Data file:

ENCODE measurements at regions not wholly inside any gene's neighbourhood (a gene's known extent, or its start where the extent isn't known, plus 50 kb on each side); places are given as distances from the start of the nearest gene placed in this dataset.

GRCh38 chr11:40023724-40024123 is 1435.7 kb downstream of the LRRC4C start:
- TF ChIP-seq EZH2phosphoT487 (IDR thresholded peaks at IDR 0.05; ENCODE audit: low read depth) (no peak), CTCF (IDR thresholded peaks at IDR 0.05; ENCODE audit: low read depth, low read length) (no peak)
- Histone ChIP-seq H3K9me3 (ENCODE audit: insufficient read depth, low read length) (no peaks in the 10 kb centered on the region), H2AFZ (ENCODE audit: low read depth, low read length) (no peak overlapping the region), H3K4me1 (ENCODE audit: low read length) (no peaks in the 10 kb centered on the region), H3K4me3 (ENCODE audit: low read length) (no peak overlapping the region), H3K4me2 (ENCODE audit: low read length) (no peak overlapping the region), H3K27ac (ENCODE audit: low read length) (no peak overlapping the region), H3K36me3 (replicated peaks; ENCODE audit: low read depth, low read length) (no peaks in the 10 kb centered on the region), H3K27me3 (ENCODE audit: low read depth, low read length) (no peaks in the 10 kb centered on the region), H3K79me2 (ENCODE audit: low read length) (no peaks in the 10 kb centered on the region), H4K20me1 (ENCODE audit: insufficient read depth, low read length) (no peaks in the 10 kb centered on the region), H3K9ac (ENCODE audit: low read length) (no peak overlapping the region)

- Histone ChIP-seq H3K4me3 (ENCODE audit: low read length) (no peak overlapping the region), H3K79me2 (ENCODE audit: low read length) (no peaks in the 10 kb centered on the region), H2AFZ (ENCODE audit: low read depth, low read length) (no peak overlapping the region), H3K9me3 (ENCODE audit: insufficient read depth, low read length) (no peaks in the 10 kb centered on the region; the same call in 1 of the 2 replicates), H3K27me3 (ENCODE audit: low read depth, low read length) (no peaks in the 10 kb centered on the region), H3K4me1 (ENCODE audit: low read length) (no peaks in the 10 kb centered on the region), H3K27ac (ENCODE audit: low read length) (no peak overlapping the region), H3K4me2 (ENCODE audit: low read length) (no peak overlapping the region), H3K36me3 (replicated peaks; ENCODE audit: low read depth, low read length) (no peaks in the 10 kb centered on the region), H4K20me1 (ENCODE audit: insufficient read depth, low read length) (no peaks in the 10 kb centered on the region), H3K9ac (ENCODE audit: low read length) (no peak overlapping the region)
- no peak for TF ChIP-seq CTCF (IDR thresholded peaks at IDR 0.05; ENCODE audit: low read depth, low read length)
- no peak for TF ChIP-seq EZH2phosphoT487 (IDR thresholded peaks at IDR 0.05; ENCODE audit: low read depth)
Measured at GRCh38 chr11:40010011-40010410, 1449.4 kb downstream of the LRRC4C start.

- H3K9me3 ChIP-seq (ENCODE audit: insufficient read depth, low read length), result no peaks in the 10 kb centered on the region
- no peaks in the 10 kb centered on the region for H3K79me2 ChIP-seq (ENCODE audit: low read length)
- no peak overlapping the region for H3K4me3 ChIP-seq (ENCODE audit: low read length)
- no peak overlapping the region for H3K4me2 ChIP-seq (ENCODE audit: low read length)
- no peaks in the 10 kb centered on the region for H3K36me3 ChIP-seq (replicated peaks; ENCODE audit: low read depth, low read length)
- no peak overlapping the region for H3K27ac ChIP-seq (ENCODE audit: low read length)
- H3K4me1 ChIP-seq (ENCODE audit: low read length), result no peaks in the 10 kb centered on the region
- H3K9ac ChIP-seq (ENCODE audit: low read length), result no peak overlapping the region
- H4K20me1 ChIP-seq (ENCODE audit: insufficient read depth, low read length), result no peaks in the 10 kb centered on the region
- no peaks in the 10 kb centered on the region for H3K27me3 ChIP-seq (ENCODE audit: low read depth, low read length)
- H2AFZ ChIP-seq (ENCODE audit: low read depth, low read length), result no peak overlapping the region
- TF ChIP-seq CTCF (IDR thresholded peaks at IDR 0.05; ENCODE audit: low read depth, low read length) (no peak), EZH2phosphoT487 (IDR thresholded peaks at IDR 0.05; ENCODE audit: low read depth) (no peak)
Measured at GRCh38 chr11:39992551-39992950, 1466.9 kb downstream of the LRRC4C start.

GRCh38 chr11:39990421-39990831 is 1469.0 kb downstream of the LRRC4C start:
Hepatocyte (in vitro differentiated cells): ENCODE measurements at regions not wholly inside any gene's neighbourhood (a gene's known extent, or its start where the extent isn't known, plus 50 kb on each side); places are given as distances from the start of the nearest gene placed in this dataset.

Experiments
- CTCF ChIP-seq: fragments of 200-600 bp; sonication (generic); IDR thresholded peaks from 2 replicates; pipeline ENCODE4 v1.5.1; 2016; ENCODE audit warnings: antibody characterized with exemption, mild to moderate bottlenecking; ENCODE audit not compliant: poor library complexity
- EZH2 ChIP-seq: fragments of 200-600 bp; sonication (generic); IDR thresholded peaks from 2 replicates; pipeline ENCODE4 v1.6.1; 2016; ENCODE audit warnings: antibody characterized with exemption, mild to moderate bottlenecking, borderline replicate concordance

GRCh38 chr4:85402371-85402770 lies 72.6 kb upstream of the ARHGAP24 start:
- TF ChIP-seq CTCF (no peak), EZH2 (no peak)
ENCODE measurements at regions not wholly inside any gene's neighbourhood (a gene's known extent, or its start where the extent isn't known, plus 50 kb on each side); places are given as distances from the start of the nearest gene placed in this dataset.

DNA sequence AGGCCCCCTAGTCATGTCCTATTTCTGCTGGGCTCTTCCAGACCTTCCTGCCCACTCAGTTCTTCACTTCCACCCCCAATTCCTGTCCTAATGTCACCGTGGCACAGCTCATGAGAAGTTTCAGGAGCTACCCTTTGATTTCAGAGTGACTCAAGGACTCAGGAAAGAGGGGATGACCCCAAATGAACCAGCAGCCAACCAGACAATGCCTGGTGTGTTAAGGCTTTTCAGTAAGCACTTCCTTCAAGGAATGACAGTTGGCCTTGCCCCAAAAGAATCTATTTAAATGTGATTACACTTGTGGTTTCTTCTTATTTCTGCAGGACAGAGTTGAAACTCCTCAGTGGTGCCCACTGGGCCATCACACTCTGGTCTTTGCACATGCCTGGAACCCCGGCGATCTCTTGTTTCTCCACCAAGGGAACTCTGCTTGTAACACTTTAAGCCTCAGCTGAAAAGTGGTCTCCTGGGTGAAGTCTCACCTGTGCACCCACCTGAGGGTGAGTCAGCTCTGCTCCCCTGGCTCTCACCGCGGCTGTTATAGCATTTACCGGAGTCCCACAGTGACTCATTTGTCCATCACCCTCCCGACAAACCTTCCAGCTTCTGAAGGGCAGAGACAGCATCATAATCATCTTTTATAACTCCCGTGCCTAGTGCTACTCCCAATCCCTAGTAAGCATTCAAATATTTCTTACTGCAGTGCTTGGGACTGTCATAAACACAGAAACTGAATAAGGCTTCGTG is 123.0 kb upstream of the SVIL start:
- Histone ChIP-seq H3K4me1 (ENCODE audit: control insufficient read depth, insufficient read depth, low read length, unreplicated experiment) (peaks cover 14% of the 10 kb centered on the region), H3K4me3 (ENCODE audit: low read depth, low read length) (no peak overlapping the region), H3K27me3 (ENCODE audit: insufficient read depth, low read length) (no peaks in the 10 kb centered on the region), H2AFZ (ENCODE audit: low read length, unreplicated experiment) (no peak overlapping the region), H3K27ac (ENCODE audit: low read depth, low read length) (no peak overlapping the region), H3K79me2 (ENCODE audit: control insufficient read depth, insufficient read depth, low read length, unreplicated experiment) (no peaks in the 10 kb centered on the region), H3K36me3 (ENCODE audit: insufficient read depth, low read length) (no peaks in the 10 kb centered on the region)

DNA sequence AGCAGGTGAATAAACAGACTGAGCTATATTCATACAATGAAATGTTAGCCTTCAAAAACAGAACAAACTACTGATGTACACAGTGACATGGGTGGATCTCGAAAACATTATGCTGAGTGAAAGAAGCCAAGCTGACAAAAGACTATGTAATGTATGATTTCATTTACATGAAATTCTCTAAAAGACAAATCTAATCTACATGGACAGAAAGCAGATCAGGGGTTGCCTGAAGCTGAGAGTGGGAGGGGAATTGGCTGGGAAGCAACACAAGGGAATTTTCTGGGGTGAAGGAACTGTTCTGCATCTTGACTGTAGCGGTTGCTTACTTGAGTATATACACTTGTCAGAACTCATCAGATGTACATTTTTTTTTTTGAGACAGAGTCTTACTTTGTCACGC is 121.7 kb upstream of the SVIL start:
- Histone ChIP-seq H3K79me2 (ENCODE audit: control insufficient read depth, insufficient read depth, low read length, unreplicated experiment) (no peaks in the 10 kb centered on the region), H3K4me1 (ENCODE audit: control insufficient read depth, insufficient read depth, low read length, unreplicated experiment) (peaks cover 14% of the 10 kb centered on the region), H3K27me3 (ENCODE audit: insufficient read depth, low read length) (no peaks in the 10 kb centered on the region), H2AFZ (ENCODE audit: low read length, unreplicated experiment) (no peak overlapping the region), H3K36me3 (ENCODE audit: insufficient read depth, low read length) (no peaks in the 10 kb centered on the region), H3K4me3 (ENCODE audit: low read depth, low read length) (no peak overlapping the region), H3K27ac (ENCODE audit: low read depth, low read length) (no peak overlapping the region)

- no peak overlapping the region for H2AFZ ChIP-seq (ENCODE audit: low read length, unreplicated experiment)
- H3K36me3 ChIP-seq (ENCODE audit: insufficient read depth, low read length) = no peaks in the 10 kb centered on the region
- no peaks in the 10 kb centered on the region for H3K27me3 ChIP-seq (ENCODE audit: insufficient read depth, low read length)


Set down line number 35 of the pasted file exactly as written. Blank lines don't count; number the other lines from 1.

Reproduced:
- H3K36me3 ChIP-seq (ENCODE audit: insufficient read depth, low read length) = no peaks in the 10 kb centered on the region